While on vacation I ran out of books and decided to peruse the cruise ship library’s selections of novels and I came across a salsa dancing novel, the first one I have ever heard of or read. Of course I was extremely excited about my find and borrowed the book immediately.
The novel is called Mambo Peligroso written by Patricia Chao. It is centered around the New York Mambo Scene in the late nineties and does a great job of describing salsa dancing and the addictive lives of serious salseros (or Mamberos in New York).
I am not going to do a formal book review mainly because books are so subjective. However here are some things I will share. I didn’t love the book unfortunately. The writing style was not to my taste and it went from being purely based on dancing to a very gritty portrayal of the main characters’ sexual relationships. If that sort of book doesn’t appeal to you then this is definitely not the book for you.
However, the parts about the salsa dancing were bang on and it was really interesting to read about mambo in a fictional work so overall I am glad to have read the book. Here is the write up that Amazon has listed for the book:
Chao takes readers for a floor-scorching spin in this novel set in the sensuous world of salsa dancing. Japanese Cuban immigrant Catalina Ortiz Midori is sure she is ready to leave New York until the day she sets foot in Alegre Studio in the heart of Spanish Harlem. From the one-eyed teacher who beds women from every borough to the streetwise single mother who dances like a dream, Catalina (“Lina” to her fellow dancers) encounters New Yorkers whose personal histories are as compelling as their moves. Here is a world where lawyers and bricklayers alike ooze passion from every pore. The more Lina dances, the closer she feels to her long-neglected Latin roots. Chao, author of Monkey King (1997), is an accomplished mambo dancer and one-time member of the performance troupe Casa de la Salsa. Her descriptions of (literal) New York stomping grounds like the Palladium and Copacabana dazzle; her hot-blooded characters are believable and complex. This high-voltage novel will have readers furiously flipping pages and tapping their toes–perhaps even pondering some salsa sessions of their own.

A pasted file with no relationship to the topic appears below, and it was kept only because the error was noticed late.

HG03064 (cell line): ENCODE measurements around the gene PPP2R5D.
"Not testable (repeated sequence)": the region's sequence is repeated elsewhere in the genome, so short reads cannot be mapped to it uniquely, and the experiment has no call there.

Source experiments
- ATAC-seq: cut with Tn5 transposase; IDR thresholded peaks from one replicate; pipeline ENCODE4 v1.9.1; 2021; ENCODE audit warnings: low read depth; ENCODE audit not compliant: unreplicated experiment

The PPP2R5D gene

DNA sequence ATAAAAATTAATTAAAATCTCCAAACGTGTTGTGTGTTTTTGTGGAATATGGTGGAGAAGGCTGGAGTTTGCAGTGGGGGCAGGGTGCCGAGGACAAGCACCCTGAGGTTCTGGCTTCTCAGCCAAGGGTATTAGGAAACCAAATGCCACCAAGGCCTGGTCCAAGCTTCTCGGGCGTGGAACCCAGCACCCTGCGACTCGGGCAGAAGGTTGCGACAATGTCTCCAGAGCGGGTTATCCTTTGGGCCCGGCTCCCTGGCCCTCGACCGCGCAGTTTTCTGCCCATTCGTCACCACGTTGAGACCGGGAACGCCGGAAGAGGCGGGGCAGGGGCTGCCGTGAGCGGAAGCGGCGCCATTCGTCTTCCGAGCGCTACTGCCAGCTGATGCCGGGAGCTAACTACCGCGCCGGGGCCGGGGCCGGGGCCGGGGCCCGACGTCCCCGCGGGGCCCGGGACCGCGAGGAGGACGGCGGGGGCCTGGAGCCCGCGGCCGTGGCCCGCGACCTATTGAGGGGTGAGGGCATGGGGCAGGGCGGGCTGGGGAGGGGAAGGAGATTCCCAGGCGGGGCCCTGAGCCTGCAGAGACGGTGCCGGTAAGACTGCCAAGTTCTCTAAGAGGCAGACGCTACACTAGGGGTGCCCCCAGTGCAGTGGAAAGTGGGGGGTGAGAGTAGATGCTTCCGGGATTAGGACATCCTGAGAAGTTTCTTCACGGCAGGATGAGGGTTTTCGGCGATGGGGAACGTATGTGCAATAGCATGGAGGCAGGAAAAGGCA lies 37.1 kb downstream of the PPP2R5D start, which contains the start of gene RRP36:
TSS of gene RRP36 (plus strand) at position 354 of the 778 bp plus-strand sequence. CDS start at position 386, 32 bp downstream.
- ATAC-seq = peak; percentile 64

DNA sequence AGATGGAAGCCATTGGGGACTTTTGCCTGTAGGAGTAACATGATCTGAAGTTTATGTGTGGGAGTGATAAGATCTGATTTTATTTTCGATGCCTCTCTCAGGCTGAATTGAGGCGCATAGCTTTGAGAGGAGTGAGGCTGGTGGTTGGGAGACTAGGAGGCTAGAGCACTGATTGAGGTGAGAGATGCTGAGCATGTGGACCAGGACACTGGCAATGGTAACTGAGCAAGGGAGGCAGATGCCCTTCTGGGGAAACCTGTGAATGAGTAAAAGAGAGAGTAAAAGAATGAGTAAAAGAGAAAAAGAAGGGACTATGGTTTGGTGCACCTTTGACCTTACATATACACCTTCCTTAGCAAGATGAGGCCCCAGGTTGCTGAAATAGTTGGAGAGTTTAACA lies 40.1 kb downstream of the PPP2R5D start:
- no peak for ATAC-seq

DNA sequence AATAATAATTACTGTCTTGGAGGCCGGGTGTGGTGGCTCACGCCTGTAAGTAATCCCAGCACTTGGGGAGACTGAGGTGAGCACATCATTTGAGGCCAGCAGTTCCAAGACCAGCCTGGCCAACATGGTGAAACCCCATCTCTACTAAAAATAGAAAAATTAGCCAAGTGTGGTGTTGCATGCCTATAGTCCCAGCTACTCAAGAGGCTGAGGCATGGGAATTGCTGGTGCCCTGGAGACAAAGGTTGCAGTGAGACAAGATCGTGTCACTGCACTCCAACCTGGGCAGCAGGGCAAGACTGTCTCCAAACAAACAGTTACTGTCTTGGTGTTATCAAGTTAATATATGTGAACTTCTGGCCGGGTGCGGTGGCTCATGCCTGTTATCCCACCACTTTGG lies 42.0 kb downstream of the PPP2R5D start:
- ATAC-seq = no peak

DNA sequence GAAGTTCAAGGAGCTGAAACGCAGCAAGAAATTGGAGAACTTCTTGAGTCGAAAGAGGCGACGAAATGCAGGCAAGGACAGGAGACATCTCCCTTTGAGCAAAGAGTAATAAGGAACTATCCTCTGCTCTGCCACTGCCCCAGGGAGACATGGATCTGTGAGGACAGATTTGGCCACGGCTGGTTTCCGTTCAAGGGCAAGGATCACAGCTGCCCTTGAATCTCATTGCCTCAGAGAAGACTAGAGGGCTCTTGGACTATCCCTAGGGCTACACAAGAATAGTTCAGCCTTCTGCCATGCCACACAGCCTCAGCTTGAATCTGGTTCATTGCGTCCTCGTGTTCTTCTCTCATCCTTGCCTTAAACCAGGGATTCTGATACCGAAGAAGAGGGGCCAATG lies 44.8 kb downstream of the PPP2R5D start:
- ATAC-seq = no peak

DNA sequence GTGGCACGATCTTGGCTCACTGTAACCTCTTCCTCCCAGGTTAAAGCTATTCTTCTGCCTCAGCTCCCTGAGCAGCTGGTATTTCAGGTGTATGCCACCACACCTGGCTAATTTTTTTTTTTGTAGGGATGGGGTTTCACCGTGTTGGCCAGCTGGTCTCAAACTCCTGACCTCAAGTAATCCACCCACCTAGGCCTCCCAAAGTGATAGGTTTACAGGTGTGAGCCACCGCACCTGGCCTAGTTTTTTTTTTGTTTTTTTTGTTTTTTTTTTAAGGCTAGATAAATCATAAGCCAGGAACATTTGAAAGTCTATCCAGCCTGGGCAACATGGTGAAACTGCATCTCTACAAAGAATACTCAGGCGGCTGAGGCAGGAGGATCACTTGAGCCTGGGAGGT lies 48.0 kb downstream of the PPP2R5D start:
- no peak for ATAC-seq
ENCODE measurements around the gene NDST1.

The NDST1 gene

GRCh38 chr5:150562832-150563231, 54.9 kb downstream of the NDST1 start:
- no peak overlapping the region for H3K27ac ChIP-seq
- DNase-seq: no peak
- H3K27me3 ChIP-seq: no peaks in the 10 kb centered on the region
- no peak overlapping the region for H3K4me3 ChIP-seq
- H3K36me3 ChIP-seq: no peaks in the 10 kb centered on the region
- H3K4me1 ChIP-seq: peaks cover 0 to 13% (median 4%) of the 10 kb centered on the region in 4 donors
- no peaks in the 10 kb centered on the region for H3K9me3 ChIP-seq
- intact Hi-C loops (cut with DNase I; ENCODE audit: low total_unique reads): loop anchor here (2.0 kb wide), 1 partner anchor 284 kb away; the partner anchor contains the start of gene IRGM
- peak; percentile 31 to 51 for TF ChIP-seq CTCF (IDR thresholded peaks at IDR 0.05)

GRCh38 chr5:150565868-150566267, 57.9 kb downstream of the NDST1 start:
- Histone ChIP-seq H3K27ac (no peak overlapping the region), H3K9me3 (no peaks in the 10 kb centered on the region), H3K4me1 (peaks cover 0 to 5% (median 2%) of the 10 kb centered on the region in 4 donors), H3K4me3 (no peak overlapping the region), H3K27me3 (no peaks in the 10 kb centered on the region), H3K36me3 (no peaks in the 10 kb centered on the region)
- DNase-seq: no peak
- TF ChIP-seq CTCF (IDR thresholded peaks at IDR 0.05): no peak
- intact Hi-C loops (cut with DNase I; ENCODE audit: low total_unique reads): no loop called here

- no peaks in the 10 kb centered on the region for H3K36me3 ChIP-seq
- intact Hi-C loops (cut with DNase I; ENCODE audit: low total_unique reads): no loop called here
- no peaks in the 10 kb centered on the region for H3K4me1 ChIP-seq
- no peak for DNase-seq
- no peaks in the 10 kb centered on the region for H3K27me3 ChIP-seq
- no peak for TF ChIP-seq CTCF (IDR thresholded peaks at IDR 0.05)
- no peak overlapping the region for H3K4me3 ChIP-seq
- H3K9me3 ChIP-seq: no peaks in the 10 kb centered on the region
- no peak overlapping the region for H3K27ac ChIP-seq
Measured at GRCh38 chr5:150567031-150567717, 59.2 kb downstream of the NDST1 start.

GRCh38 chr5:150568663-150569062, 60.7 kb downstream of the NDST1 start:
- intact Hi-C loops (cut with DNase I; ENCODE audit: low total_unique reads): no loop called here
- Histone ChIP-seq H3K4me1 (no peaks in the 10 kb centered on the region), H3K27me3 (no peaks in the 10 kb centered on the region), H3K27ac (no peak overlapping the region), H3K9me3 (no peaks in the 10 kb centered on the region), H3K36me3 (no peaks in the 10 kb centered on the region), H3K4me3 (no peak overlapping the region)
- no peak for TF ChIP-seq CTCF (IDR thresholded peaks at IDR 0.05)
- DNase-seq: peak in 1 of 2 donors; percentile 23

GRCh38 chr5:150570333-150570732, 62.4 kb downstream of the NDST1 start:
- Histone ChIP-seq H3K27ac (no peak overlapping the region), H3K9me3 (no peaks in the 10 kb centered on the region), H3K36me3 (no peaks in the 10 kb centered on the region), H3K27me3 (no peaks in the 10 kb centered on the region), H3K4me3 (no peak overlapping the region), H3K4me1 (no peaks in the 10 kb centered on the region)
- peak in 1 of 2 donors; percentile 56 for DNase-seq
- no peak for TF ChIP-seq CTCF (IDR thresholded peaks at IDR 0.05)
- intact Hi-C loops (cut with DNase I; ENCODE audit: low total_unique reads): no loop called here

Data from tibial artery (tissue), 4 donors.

If anyone reads it, let me know what you think. If there are other dancing related books that you can recommend, I would love to hear about them!